“Where there is no text, there is no object of study, and no object of thought either.”
Encounter with texts
A text is a tissue of words. The term comes from the Latin texere, meaning literally to weave, join together, plait or braid; and therefore, to construct, fabricate, build or compose (Greetham 1999: 26). That is what this book is about: the universal human work of weaving or fabricating with words. People put words together to make a mark, to leave a trace. They do this orally as well as in writing. Though many people think of “text” as referring exclusively to written words, writing is not what confers textuality. Rather, what does is the quality of being joined together and given a recognisable existence as a form. The oral rhapsodes of ancient Greece were “song-stitchers” who sewed together floating formulas to construct a remarkable, attention-worthy form. This material image suggests that people thought of their compositions not as evanescent breath, but as something with a presence: something that could be apprehended and evaluated. In some situations the oral text may even be seen as the only thing that outlasts death and time, and testifies to the reality of past achievements:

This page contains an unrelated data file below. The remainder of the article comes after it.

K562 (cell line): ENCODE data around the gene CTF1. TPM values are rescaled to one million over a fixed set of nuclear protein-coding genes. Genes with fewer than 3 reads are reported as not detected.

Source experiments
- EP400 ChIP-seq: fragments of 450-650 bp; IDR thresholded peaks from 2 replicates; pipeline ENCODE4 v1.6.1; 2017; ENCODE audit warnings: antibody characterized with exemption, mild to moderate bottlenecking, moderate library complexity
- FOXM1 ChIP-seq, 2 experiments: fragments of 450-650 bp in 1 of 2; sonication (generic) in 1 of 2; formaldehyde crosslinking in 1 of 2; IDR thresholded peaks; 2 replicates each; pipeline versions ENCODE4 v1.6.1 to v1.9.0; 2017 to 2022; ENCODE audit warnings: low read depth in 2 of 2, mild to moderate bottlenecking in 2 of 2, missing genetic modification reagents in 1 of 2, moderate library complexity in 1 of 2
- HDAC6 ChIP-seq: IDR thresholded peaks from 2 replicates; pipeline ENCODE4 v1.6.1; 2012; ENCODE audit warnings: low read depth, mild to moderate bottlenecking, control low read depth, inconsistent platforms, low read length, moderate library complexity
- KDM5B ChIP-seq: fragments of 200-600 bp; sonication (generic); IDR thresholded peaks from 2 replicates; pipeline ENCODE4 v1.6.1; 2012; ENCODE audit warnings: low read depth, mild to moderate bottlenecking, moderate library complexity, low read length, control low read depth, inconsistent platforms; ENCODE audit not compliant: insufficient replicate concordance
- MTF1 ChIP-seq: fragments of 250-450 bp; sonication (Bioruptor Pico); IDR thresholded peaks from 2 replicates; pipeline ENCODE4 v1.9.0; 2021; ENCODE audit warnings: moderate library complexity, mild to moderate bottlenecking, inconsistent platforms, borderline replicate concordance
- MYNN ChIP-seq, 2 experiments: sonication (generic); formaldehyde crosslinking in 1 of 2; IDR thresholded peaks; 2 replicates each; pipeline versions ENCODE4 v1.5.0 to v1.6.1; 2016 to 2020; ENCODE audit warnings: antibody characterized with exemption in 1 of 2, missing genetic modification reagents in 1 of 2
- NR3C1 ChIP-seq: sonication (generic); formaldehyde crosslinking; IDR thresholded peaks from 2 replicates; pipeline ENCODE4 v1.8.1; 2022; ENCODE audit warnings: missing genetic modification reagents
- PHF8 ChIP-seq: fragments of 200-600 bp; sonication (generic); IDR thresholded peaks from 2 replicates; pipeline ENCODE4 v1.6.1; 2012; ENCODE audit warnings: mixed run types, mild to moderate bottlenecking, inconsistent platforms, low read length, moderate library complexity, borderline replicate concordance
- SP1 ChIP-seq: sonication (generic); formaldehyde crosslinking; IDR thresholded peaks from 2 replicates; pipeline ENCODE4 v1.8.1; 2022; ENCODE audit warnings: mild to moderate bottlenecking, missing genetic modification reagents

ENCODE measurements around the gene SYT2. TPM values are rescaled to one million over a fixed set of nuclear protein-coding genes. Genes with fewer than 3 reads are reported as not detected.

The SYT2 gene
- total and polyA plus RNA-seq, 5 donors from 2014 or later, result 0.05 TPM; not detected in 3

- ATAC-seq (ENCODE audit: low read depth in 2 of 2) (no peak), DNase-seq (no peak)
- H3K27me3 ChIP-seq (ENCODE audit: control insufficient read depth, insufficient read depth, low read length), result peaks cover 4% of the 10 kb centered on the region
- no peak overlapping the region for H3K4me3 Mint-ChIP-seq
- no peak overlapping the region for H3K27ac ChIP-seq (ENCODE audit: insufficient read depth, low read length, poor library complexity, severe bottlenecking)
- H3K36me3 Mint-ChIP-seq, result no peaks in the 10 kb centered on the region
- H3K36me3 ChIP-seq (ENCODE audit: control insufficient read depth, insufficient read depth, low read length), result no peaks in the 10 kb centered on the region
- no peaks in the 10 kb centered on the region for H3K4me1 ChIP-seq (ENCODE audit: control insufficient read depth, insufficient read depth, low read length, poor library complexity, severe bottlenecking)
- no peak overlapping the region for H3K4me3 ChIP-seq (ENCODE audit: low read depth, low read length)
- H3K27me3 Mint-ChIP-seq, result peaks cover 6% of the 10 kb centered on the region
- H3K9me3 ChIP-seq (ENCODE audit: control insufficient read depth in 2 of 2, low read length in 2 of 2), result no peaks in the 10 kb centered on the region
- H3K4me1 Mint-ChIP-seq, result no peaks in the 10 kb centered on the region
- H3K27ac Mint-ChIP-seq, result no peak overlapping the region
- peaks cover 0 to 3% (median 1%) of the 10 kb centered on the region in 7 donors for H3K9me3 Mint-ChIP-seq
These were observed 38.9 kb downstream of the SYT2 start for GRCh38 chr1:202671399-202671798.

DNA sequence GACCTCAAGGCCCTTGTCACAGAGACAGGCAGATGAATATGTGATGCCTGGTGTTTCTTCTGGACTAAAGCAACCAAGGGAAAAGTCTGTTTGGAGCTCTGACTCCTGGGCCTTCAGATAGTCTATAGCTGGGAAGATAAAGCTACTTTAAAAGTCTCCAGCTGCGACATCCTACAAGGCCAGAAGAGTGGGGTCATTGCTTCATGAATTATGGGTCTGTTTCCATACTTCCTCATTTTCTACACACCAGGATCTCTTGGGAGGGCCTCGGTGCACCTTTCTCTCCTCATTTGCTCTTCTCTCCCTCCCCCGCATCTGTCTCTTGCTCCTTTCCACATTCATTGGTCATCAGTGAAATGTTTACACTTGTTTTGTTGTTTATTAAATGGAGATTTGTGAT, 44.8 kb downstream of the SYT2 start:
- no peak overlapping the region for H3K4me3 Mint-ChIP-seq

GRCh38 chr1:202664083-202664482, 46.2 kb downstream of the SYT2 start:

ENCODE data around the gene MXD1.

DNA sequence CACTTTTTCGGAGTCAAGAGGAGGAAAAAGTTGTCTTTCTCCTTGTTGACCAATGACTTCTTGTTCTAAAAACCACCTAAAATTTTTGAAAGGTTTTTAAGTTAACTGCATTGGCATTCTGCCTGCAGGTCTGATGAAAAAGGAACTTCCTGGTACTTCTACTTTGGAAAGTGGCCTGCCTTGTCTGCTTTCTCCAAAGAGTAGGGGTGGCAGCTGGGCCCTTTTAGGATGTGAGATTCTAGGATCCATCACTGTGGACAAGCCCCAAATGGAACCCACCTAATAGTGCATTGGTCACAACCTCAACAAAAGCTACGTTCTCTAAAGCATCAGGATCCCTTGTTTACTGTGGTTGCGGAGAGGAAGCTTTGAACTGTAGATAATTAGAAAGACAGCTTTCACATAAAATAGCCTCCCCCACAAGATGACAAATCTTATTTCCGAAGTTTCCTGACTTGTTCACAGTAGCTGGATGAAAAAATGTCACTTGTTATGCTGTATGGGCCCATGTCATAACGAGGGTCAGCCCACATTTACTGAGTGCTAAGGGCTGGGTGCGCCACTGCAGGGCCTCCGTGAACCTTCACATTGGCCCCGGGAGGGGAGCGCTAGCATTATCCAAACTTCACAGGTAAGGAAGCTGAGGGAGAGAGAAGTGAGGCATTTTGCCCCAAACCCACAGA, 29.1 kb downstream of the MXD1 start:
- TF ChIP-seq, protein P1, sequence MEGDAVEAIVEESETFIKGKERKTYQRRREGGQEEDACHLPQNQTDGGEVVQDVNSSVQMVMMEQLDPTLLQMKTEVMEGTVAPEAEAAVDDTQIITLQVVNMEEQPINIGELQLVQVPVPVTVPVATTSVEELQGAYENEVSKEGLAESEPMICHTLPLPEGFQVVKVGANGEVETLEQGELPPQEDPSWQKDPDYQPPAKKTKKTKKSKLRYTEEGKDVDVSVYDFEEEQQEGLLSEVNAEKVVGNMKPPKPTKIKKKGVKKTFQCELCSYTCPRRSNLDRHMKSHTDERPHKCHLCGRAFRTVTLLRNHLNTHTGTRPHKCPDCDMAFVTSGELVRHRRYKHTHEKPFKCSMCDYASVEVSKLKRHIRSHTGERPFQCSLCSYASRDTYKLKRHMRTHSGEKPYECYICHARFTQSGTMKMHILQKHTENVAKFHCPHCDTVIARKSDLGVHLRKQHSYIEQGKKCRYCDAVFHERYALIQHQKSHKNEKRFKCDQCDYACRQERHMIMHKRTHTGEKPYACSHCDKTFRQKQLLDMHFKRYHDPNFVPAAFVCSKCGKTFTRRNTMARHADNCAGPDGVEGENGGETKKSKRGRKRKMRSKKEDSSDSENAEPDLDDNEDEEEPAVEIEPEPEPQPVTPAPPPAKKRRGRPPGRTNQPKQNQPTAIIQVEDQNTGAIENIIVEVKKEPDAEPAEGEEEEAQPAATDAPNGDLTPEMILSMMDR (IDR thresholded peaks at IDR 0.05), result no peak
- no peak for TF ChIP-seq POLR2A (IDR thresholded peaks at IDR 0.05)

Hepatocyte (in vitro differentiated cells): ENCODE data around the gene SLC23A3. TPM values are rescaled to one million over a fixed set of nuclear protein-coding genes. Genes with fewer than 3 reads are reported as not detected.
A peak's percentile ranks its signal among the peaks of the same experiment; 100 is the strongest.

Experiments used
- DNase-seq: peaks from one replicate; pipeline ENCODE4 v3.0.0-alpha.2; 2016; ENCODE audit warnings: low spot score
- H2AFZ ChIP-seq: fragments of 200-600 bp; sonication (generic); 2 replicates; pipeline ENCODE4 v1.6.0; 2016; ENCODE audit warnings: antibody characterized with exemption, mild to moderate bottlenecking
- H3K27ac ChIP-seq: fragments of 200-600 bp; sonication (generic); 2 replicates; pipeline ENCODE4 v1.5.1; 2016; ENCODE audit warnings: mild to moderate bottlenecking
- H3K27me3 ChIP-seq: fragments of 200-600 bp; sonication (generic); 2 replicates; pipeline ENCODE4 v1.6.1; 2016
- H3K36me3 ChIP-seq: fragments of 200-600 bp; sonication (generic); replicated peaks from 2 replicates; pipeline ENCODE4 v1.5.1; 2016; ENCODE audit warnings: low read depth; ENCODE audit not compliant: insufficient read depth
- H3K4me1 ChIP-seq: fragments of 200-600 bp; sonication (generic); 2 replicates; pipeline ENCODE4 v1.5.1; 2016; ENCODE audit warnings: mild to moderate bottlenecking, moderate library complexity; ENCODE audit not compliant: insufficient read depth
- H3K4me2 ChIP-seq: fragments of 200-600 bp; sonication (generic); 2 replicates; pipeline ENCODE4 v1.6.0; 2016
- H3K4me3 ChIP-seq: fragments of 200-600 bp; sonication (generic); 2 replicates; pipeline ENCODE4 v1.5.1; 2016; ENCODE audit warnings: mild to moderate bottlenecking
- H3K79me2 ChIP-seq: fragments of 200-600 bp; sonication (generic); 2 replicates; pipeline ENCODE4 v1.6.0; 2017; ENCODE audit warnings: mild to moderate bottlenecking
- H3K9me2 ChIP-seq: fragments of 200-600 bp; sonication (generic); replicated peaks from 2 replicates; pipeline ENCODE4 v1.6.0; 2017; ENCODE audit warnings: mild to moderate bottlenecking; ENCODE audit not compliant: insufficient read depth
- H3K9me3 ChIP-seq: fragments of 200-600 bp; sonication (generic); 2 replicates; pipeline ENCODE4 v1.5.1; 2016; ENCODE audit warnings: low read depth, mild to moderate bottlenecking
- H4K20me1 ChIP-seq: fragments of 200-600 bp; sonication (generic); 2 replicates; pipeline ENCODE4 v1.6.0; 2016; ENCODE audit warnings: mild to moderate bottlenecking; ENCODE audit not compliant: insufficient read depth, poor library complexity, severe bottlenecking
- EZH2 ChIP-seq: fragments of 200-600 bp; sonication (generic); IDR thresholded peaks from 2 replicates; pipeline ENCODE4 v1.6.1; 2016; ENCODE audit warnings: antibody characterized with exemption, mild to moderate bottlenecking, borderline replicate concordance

What would remain of great exploits if we did not have our musicians?
With their rich memories and vivid songs they keep them alive for ever.
What great deed would survive without those songs?
Who would ever remember Sunjata Keita's extraordinary courage
if it were not for Jeli Jakuma, his talented musician and faithful companion?
Email your librarian or administrator to recommend adding this book to your organisation's collection.